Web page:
I saw a team of 3 "junior level" interns, because they are the least expensive, and quite liked the interns themselves (Kelly, Heidi, and Takeshi—Heidi did all the needling) but actively disliked their supervisor (a tiny old Chinese woman whose name I did not catch) and some of their school practices.
First of all, they practice "bloodletting" and took blood from my toe. They said this was going to be a pin prick to take "a couple drops of blood," but it felt like the intern was trying to cut my toe off! Not only that, but she stabbed my toe twice, because she apparently didn't do it correctly the first time. I started feeling faint after this, and so the teacher told her not to do the second toe they'd been planning to stab. Thank god.
Second, herbs seem to be a major part of the standard treatment here, and my nephrologist has strictly forbidden me from taking Chinese herbs. He had a couple of patients suffer complete kidney failure while using Chinese herbs and so is very cautious. I didn't even have to mention him, though, because when I mentioned the kidney disease, the interns themselves decided to only do acupuncture and not recommend any herbs. I liked that; it seemed respectful and appropriately cautious. When in doubt, don't do anything that could hurt my kidneys!
Third, and most important, the "expert" teacher/supervisor asked me about my kidney disease diagnosis, then dismissed it entirely. She asked me my creatinine number, then waved a hand and said my kidneys are fine. Bitch, my kidneys are not fine, and I'm not letting you give me herbs that my nephrologist has strictly forbidden.
I'd been hoping for alternative medicine that could work in concert with my other treatments, and it sounded like this woman (and therefore this school?) has no respect at all for western medicine. She told me to bring in my lab results and diagnosis information next time I come in (and I was thinking silently, "IF I come back"), and I wasn't sure which "diagnosis information" she meant, since every doctor I've seen and every website I've visited have identified my creatinine numbers as within the CKD stage III range. Do I need to explain to her the definition of stage III chronic kidney disease?
Fourth, my head was feeling somewhat better immediately after the treatment, but I developed one of my worst headaches EVER about 3-4 hours later. This may be coincidental, since I develop horrendous headaches quite commonly, or it may be that the effect wore off, since the acupuncture folks had told me that the pain relief would last longer with each treatment (they recommended a course of 6 treatments, once a week). Either way, last night I ended up with a headache that left me absolutely helpless and sobbing, which makes me instinctively less disposed to go back to AIMC.
So I'm not sure what I want to do. It's probably best to give acupuncture another try—since one treatment doesn't really provide sufficient data about whether this could help with my headaches—but I really really don't like that teacher's attitude about my kidney disease. It makes me worry that she would instruct the interns to be cavalier about my kidney health, without me understanding what they were doing. And it makes me concerned about the overall attitude of the school itself. Do they, as a whole, have so little respect for western medicine? Would they push herbs at me? If there is any chance that these people will do (or pressure me to do) something that will negatively impact my kidneys, I want to give them a very wide berth.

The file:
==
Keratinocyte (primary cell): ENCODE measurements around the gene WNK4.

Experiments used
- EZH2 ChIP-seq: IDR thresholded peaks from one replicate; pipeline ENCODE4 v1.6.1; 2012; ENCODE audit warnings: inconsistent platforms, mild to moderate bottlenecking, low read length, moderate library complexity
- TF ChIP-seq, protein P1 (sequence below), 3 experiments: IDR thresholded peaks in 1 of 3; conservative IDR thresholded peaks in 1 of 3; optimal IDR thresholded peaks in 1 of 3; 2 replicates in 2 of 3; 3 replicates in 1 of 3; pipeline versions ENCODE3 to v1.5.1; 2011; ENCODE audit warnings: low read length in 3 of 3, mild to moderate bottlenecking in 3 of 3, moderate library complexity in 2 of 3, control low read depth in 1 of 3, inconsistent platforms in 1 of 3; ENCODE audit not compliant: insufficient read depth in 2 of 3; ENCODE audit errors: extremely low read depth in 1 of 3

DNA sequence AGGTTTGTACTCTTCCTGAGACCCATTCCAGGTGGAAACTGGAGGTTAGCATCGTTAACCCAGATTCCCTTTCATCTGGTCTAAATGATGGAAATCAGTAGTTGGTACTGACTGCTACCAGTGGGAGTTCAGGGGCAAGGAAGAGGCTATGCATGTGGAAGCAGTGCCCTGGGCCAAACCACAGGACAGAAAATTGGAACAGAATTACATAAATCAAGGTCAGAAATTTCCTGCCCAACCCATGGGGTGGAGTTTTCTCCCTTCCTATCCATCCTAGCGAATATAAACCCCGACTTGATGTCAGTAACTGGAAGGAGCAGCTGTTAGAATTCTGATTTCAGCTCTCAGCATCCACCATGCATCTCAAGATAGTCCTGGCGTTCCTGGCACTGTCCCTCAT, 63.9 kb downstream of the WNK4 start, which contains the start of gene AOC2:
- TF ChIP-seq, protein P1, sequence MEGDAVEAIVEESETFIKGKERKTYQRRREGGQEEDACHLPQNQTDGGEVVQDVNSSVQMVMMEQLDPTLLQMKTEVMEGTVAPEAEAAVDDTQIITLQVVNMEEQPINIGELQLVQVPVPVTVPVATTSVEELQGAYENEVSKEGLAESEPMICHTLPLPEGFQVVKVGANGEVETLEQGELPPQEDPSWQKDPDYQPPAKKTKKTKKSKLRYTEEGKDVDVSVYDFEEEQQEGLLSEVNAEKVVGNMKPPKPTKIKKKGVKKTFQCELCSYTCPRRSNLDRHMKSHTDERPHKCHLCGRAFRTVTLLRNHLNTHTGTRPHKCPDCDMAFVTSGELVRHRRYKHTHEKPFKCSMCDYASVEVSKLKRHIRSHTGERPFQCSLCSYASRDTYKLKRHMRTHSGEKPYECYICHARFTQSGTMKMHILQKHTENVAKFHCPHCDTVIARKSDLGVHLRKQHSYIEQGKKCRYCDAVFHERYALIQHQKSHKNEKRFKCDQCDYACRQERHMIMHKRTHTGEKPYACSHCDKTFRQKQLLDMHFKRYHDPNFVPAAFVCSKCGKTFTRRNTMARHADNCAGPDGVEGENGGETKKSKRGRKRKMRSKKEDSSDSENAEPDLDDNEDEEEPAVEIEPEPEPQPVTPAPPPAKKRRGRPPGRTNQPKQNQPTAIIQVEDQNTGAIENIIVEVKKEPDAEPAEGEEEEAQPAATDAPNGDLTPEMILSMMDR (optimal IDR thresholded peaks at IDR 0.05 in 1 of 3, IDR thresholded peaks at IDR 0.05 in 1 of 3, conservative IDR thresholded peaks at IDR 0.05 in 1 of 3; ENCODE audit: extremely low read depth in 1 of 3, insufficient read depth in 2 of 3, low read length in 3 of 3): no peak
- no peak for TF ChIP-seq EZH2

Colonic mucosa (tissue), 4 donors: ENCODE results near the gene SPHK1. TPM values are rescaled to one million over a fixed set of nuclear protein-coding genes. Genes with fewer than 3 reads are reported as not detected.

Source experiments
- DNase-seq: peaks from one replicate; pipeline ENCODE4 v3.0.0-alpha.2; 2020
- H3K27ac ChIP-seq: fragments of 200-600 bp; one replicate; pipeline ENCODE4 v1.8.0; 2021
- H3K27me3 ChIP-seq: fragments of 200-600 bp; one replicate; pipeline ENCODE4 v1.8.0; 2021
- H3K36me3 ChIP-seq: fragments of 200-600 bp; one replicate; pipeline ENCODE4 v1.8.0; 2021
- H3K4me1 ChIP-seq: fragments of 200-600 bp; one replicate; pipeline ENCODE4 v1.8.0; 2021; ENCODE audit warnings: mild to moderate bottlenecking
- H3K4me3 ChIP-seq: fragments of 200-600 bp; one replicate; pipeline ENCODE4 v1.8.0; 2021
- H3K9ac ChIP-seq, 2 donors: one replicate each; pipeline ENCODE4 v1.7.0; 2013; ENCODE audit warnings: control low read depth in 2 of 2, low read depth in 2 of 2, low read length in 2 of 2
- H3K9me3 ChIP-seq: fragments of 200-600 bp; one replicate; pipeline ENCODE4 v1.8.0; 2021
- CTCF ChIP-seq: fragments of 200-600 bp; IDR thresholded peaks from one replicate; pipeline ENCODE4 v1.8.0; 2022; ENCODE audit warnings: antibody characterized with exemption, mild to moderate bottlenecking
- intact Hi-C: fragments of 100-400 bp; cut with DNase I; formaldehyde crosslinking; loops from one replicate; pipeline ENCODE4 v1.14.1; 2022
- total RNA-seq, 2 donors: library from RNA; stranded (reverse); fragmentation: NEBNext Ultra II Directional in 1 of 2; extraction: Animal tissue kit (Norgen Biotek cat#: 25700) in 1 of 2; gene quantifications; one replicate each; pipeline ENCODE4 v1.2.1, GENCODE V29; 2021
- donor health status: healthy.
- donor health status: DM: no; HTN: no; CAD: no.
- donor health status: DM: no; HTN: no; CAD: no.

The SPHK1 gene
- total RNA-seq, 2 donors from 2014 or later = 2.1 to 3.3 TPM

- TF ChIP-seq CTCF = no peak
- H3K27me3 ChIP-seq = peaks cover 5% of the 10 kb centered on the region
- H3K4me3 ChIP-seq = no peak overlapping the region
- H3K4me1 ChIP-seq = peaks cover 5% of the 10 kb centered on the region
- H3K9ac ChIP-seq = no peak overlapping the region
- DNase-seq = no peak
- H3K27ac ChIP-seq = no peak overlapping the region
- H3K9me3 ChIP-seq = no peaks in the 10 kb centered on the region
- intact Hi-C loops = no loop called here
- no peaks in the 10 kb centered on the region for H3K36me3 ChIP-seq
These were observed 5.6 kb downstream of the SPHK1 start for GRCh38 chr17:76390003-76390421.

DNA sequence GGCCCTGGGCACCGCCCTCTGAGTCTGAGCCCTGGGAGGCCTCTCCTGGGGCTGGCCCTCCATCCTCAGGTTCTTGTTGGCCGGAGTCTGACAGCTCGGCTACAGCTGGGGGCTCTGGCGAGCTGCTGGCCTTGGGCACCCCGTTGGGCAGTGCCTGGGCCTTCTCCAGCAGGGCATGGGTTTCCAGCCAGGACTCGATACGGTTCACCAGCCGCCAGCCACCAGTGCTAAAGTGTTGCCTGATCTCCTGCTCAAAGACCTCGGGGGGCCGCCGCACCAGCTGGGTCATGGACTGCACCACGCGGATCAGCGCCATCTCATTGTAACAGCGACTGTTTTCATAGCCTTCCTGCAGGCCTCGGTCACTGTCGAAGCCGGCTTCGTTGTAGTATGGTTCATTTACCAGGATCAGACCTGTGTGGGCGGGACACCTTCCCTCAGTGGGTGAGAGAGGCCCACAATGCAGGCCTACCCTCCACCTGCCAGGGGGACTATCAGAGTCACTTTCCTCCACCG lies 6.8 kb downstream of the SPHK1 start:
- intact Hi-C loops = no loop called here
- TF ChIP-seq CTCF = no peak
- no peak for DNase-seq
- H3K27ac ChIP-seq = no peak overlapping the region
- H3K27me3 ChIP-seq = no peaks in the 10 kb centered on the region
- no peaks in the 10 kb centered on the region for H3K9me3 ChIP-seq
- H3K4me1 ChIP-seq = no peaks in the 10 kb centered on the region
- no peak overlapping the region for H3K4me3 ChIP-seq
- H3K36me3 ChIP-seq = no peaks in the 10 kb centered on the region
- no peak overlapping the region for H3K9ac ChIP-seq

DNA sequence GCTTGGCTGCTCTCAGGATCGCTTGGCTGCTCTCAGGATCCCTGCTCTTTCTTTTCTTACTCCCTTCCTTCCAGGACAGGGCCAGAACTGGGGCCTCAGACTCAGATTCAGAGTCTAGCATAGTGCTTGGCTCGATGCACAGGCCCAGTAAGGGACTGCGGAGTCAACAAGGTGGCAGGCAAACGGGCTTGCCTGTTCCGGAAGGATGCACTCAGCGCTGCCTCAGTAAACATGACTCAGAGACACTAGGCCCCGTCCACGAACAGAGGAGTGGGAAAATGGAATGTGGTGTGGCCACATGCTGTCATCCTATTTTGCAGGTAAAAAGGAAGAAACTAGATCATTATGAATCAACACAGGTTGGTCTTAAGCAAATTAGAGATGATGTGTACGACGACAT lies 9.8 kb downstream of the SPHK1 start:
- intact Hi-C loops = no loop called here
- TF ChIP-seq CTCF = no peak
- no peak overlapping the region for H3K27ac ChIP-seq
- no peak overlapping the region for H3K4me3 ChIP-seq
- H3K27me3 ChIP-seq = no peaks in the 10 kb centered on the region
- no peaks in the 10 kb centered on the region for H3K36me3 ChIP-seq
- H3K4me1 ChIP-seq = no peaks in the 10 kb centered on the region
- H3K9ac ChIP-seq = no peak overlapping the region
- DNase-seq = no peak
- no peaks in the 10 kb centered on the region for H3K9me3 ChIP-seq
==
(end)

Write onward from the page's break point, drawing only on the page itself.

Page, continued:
Of course, professional, licensed, Medicare-approved acupuncturists might have a different approach, but I can't see one of them unless I go ahead and sign up for the extra "alternative health care" package to add to my insurance, and we're trying to figure out whether it would be worth the money before we sign me up for that. But until I have that additional insurance, professional acupuncturists are too expensive. It's like a Catch-22.
Of course, it would cost a grand whopping total of $228 for an entire year of the additional "alternative health care" package, and it would give me access to a number of different services (including a free gym membership to the same gym where Julia goes!). I'm thinking that getting that add-on insurance and giving a professional acupuncturist a try might be the way to go. Plus, I'd be able to go to a gym, where I could get good exercise without worrying about staggering around town with headaches that impair my judgment (and a right foot that hurts like hell). And where I might be able to work out with Julia, helping both of us get more exercise! I haven't been getting a reasonable amount of exercise in several months, since the cataract started really messing with my vision, which was around the start of the year! Also, the additional insurance would cover chiropractors, and I wouldn't mind giving them a go at the headache situation.
But today I see the neurologist, and I'm hoping to get a more accurate diagnosis and treatment plan, now that he will be able to examine me sans codeine. I wonder if I'm the only person who gets excited about doctor appointments. I always have this hope that they will be able to provide answers!
Also, I've been working on an art project for the first time in months, inspired by my CWC intern, Sara. It's another self-portrait, and this one (unsurprisingly) is mostly about headaches and fragmented thinking. It's great to be doing art again!